Check airway, breathing and circulation.

    • B.

      Have the victim stop what he or she is doing and rest.

    • C.

      Obtain the victim’s consent.

    • D.

      Summon EMS personnel.

    Correct Answer
    D. Summon EMS personnel.
    Explanation
    Summoning EMS personnel is the most important action step to take when caring for a person who may be experiencing a heart attack. This is because EMS personnel are trained to handle medical emergencies and can provide the necessary medical assistance and transportation to a hospital. They have the equipment and expertise to quickly assess the situation, administer life-saving interventions, and provide appropriate medical care. Time is critical during a heart attack, and summoning EMS personnel ensures that the person receives prompt and professional medical attention, increasing their chances of survival and a positive outcome.

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  • 6. 

    An electrical shock delivered to the heart to correct certain abnormal heart rhythms is called—

    • A.

      Asystole.

    • B.

      Defibrillation.

    • C.

      Diastole.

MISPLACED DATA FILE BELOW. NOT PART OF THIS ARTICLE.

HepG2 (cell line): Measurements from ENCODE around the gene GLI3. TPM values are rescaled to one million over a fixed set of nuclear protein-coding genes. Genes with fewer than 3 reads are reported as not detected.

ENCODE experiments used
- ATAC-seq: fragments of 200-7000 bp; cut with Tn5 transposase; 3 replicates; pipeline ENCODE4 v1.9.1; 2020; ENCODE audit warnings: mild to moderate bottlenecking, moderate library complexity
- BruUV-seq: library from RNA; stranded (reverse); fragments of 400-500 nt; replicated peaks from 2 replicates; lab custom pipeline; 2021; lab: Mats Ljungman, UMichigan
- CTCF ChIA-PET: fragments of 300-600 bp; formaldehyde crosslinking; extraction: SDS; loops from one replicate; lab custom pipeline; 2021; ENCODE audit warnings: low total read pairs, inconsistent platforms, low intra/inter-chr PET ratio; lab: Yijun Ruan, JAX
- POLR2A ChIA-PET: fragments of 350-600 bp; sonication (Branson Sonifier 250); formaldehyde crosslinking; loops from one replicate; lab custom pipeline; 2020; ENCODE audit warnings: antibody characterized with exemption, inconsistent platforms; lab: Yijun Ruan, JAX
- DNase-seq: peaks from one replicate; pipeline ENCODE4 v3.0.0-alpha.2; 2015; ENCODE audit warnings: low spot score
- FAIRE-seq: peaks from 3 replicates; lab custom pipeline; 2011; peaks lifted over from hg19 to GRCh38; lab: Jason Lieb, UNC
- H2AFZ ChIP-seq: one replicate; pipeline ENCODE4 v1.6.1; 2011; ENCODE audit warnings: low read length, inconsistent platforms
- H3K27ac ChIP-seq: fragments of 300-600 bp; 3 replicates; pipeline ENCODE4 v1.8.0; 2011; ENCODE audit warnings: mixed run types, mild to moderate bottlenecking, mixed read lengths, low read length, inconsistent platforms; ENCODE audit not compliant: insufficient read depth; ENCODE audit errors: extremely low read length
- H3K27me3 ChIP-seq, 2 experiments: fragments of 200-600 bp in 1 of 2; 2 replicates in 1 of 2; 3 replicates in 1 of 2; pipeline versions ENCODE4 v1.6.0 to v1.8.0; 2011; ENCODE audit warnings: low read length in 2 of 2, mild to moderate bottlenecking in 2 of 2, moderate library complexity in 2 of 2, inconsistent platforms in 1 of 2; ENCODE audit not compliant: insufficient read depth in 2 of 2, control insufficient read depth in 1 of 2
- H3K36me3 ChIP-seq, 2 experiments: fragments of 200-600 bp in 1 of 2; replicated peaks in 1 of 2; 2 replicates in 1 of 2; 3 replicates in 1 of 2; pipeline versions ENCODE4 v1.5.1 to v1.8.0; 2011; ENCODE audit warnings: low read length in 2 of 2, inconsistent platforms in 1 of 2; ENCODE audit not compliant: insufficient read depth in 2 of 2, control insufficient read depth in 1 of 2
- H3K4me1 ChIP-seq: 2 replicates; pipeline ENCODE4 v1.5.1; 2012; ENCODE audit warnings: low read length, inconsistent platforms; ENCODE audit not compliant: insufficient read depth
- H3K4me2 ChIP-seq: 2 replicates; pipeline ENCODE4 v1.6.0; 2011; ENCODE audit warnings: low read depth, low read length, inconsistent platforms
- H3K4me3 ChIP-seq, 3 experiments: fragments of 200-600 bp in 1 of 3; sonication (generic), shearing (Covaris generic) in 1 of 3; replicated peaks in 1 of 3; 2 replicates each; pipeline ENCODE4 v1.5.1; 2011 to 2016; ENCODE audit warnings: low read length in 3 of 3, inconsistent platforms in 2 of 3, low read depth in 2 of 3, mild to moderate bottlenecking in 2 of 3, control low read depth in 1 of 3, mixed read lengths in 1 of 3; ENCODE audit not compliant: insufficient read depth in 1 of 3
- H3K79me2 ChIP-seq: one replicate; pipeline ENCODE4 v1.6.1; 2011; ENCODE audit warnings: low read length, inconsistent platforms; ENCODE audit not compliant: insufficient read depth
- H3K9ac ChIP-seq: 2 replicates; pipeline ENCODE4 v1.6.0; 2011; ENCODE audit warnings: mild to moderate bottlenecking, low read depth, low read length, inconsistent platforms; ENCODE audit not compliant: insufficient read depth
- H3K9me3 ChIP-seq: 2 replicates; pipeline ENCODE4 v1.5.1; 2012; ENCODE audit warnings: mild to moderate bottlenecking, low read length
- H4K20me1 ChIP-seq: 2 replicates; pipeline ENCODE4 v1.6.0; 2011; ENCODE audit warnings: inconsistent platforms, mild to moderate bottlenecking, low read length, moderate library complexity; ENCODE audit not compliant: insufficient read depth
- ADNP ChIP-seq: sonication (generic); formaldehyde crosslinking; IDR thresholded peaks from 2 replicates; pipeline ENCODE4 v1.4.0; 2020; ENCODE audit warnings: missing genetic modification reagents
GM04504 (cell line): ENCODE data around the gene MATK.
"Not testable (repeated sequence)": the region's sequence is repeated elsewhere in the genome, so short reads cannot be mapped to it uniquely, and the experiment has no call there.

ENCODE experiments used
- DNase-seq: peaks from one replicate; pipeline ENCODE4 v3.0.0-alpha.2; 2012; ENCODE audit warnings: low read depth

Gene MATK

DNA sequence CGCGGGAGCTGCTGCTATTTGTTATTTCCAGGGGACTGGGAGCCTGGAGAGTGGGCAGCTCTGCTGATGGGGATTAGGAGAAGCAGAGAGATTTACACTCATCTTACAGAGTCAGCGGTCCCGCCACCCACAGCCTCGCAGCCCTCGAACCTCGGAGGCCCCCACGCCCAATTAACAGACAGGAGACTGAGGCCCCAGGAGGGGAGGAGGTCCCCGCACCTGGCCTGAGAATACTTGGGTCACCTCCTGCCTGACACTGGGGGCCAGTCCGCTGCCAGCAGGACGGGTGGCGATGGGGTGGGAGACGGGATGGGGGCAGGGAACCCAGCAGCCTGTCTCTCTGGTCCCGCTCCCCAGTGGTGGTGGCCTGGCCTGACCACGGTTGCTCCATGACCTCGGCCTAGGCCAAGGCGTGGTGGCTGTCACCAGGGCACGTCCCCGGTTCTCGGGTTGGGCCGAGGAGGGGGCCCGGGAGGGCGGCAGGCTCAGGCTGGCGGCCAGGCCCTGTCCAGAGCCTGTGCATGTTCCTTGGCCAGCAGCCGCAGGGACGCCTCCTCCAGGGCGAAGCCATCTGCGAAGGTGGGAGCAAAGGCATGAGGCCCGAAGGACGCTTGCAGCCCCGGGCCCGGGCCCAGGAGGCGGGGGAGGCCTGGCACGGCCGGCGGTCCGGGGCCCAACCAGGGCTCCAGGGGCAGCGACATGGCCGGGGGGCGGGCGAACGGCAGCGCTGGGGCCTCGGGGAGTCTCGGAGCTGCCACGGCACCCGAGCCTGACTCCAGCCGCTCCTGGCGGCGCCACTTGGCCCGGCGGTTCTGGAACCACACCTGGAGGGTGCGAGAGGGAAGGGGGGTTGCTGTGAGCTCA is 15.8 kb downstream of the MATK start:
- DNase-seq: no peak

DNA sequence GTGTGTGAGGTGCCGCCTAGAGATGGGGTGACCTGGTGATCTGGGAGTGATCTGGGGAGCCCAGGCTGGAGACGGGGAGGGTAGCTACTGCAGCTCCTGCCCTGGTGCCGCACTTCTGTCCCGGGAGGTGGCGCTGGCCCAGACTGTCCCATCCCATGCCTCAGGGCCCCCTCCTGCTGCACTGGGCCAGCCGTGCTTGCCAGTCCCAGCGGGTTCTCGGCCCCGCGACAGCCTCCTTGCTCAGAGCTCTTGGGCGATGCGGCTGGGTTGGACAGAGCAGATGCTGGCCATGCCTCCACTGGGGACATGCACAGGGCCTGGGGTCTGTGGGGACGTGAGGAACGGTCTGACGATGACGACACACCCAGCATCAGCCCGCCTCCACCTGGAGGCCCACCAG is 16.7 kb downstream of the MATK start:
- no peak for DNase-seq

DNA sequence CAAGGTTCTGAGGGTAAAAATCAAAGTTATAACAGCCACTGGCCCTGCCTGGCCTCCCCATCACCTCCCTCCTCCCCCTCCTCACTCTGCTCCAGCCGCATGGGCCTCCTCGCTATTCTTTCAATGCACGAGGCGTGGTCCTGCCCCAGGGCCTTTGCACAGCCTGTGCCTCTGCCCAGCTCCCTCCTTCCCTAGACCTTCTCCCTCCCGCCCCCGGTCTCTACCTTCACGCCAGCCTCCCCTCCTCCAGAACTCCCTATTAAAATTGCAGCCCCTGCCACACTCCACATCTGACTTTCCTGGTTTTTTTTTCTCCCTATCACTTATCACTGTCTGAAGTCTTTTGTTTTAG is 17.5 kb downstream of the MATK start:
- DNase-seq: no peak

• D.

      Fibrillation.

    Correct Answer
    B. Defibrillation.
    Explanation
    Defibrillation is the correct answer because it involves delivering an electrical shock to the heart in order to correct abnormal heart rhythms. Asystole refers to a condition where there is no electrical activity in the heart, diastole is the relaxation phase of the heart's cycle, and fibrillation refers to a rapid and irregular heart rhythm. Therefore, defibrillation is the most appropriate term for the process of using electrical shock to restore normal heart rhythm.

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  • 7. 

    After the initial analysis, if the AED prompt indicates that “no shock is advised,” the next step is to—

    • A.

      Begin rescue breathing.

    • B.

      Look for movement and recheck for breathing and a pulse.

    • C.